John Campbell

Africa in Transition

Campbell tracks political and security developments across sub-Saharan Africa.

Posts by Category

Showing posts for "Mozambique"

Mo Ibrahim Foundation’s Indictment of African Presidential Leadership

by John Campbell
Sudanese-born telecommunications entrepreneur Mo Ibrahim addresses participants during the launch of the 2008 Ibrahim Index of African Governance in Addis Ababa, October 6, 2008. (Reuters/Irada Humbatova) Sudanese-born telecommunications entrepreneur Mo Ibrahim addresses participants during the launch of the 2008 Ibrahim Index of African Governance in Addis Ababa, October 6, 2008. (Reuters/Irada Humbatova)

In 2016, once again, the Mo Ibrahim Foundation has found no retiring African leader qualified for the Ibrahim Prize for Achievement in African leadership. Mo Ibrahim, a British-Sudanese telecom billionaire, set-up the prize in 2006. It may be awarded annually to an African elected head of state who promoted good governance and then left office in accordance with the constitution. The prize is very rich: $5 million, spread over ten years, followed by $200,000 a year for life. Read more »

The Sub-Saharan Security Tracker

by John Campbell
Volunteers set up eight thousand candles in the shape of the African continent as part of a demonstration entitled "Africa needs medicine now" at the parliament square in Berne, Switzerland December 1, 2005. (Reuters/Pascal Lauener) Volunteers set up eight thousand candles in the shape of the African continent as part of a demonstration entitled "Africa needs medicine now" at the parliament square in Berne, Switzerland December 1, 2005. (Reuters/Pascal Lauener)

The Council on Foreign Relations’ Africa Program has just “soft-launched” a new online tool we call the Sub-Saharan Security Tracker (SST). We anticipate a roundtable at the Council’s New York and Washington offices to introduce formally the SST. In the meantime, it is available for use. Read more »

Gains Against Poaching at Risk in Southern Africa

by Guest Blogger for John Campbell
An elephant drives a lioness away in Amboseli National Park, southeast of Kenya's capital Nairobi, March 25, 2016. (Reuters/Thomas Mukoya) An elephant drives a lioness away in Amboseli National Park, southeast of Kenya's capital Nairobi, March 25, 2016. (Reuters/Thomas Mukoya)

This is a guest post by Allen Grane, research associate for the Council on Foreign Relations Africa Studies program.

In recent years, southern Africa has been the last bastion for elephant protection. Countries such as Botswana, Namibia, South Africa, Zambia, and Zimbabwe have been regarded as the leaders of elephant conservation in Africa. While countries like the Democratic Republic of the Congo and Tanzania have seen substantial decreases in their elephant populations, many southern African countries have seen an increase in their numbers. Read more »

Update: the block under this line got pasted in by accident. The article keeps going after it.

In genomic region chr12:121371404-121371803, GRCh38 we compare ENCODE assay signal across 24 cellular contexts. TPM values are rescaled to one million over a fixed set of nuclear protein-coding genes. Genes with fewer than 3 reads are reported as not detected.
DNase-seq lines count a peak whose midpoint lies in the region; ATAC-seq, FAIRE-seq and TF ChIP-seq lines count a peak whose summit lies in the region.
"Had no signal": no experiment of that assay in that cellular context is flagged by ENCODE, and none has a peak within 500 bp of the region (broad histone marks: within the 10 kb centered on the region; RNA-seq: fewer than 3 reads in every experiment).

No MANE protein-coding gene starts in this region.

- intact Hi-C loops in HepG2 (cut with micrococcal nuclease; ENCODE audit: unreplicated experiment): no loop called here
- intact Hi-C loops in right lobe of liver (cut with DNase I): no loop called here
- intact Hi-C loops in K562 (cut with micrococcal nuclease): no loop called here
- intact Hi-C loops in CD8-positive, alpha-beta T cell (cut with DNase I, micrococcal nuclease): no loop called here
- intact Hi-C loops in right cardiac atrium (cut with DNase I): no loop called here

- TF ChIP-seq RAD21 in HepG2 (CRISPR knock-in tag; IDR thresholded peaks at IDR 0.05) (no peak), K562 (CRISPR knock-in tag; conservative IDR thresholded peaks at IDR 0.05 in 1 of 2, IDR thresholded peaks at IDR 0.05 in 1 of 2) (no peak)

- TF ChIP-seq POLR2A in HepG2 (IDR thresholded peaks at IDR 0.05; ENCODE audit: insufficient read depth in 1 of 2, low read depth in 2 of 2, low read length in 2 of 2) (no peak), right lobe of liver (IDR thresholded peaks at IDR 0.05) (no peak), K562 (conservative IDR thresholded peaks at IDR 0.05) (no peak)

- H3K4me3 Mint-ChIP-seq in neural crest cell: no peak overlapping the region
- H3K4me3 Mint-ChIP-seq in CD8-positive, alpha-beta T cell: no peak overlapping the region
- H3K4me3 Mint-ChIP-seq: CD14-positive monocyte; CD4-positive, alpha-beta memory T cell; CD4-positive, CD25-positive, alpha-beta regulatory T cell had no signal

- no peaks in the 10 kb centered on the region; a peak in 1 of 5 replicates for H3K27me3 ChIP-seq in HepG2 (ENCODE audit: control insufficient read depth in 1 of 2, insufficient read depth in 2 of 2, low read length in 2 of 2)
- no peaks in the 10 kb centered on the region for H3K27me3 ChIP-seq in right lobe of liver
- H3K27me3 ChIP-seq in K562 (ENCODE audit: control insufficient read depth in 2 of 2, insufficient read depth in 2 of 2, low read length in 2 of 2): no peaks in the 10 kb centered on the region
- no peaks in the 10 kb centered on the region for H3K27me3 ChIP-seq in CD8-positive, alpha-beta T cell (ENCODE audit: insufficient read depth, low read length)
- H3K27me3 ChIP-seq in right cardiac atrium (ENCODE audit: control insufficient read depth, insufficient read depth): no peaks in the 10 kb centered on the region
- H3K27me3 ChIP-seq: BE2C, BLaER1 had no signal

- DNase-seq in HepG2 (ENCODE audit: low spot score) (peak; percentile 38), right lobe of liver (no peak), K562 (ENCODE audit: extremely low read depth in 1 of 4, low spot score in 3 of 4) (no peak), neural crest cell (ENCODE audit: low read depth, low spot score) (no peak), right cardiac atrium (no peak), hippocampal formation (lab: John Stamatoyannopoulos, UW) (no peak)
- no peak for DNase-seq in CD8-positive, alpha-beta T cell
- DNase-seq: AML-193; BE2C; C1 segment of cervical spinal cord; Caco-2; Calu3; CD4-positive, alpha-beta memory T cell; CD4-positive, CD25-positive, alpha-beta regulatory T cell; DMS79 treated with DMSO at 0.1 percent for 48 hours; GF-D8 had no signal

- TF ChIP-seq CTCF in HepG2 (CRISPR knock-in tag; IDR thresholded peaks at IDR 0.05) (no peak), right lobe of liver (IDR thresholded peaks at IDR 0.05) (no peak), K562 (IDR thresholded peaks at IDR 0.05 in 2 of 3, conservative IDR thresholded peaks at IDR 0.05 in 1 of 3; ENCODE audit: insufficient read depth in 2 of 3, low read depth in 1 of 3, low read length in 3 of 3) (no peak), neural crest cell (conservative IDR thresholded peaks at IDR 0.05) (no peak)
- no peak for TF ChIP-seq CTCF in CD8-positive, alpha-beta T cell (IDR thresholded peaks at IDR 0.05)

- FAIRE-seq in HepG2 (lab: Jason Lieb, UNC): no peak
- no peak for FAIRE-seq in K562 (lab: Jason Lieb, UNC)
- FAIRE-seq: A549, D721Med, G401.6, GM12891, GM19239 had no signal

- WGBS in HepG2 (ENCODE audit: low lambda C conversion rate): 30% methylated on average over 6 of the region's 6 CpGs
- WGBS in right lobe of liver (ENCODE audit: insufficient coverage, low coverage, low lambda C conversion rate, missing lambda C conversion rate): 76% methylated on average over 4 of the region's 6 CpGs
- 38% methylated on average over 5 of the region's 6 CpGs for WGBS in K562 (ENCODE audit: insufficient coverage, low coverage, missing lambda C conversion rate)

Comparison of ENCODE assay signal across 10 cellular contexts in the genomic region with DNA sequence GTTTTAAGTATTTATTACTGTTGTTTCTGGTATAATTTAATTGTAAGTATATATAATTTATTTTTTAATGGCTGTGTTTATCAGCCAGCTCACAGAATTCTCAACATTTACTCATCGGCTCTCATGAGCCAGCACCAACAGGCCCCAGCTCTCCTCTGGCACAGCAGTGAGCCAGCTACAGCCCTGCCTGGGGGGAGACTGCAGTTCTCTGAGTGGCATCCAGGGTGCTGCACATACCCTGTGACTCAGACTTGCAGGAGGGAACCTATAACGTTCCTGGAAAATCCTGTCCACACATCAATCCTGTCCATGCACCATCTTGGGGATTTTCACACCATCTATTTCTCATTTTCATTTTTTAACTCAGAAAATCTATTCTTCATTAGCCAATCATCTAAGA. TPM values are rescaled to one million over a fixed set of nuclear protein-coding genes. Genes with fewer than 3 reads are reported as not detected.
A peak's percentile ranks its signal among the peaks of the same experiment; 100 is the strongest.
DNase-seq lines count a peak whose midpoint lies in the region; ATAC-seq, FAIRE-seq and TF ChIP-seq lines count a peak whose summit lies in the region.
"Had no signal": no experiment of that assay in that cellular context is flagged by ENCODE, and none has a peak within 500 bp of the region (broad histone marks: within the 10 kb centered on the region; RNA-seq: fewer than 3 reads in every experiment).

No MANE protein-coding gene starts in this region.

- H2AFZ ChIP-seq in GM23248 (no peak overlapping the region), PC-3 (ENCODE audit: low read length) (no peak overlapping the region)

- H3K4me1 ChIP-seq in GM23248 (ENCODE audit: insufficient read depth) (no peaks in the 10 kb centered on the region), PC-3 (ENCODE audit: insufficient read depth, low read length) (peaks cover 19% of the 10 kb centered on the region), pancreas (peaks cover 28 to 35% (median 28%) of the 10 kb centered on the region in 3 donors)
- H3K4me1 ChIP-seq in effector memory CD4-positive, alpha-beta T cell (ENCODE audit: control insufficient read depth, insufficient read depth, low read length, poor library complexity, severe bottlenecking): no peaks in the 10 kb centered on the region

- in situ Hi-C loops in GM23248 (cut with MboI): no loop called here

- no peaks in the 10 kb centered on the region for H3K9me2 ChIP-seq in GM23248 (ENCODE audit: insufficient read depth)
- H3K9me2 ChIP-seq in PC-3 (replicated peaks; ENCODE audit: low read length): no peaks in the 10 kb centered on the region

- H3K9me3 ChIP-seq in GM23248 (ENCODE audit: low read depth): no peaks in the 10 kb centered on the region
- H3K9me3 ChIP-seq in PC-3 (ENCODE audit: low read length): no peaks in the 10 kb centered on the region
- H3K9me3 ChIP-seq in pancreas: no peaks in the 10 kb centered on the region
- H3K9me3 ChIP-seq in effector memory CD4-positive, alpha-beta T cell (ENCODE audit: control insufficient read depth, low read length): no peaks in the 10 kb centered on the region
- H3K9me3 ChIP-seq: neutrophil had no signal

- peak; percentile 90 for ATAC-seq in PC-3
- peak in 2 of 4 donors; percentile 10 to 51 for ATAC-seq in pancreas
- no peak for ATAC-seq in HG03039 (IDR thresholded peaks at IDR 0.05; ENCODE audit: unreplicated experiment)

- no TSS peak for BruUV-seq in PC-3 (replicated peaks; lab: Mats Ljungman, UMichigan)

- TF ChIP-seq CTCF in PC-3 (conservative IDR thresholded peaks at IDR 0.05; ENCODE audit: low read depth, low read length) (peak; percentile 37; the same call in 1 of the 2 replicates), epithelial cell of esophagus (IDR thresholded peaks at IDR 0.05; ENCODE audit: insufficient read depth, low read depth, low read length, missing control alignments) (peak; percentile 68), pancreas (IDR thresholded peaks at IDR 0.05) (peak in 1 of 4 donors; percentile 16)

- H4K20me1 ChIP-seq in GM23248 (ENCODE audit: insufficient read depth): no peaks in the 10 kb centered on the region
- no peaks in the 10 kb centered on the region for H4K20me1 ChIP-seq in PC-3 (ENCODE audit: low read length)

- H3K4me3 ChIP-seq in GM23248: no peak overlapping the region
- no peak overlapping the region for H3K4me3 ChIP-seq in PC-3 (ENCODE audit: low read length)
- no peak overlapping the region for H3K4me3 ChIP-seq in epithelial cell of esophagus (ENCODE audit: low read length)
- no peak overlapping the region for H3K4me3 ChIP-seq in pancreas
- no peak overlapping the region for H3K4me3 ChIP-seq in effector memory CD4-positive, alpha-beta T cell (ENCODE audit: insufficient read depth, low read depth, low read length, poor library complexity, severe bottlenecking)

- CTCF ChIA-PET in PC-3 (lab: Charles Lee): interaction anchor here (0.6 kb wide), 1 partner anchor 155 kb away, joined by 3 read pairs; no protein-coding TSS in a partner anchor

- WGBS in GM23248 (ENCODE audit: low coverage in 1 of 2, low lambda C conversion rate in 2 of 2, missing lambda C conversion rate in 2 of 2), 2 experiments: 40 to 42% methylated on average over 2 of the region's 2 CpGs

What to Watch: Africa 2016

by John Campbell and Guest Blogger for John Campbell
Boys play on the roof of the entrance to a football stadium in Gao February 20, 2013. (Reuters/Joe Penney) Boys play on the roof of the entrance to a football stadium in Gao February 20, 2013. (Reuters/Joe Penney)

While western governments are currently transfixed on events in Iraq and Syria, it is important that they do not forget Africa. Boko Haram has become the world’s deadliest terrorist organization and Libya is increasingly becoming a base of operations for the Islamic State. Below, CFR’s Africa program outlines six African issues to watch in 2016. While they could certainly affect the lives of millions of Africans, these issues could also have serious implications for international politics. Read more »

Bans on Wildlife Trade Gaining Steam

by Guest Blogger for John Campbell
An elephant walks through a swamp during sunset in Amboseli National Park, January 26, 2015. (Reuters/Goran Tomasevic). An elephant walks through a swamp during sunset in Amboseli National Park, January 26, 2015. (Reuters/Goran Tomasevic).

This is a guest post by Allen Grane, research associate for the Council on Foreign Relations Africa Studies program.

At the end of May the Chinese government announced that following a one year ban on ivory imports, it will “strictly control ivory processing and trade until the commercial processing and sale of ivory and its products are eventually halted.” If the Chinese are able to follow through, this could be one of the most important actions taken to end the illicit trade of Ivory that is contributing to the decimation of elephant populations in Africa (China is the largest market for elephant ivory). Read more »

Unprecedented Rhino Poaching in 2015

by Guest Blogger for John Campbell
A ranger walks behind a pair of black rhinoceros at the Imire Rhino and Wildlife Conservation Park near Marondera, east of the capital Harare, September 22, 2014. (Philimon Bulawayo/Courtesy Reuters) A ranger walks behind a pair of black rhinoceros at the Imire Rhino and Wildlife Conservation Park near Marondera, east of the capital Harare, September 22, 2014. (Philimon Bulawayo/Courtesy Reuters)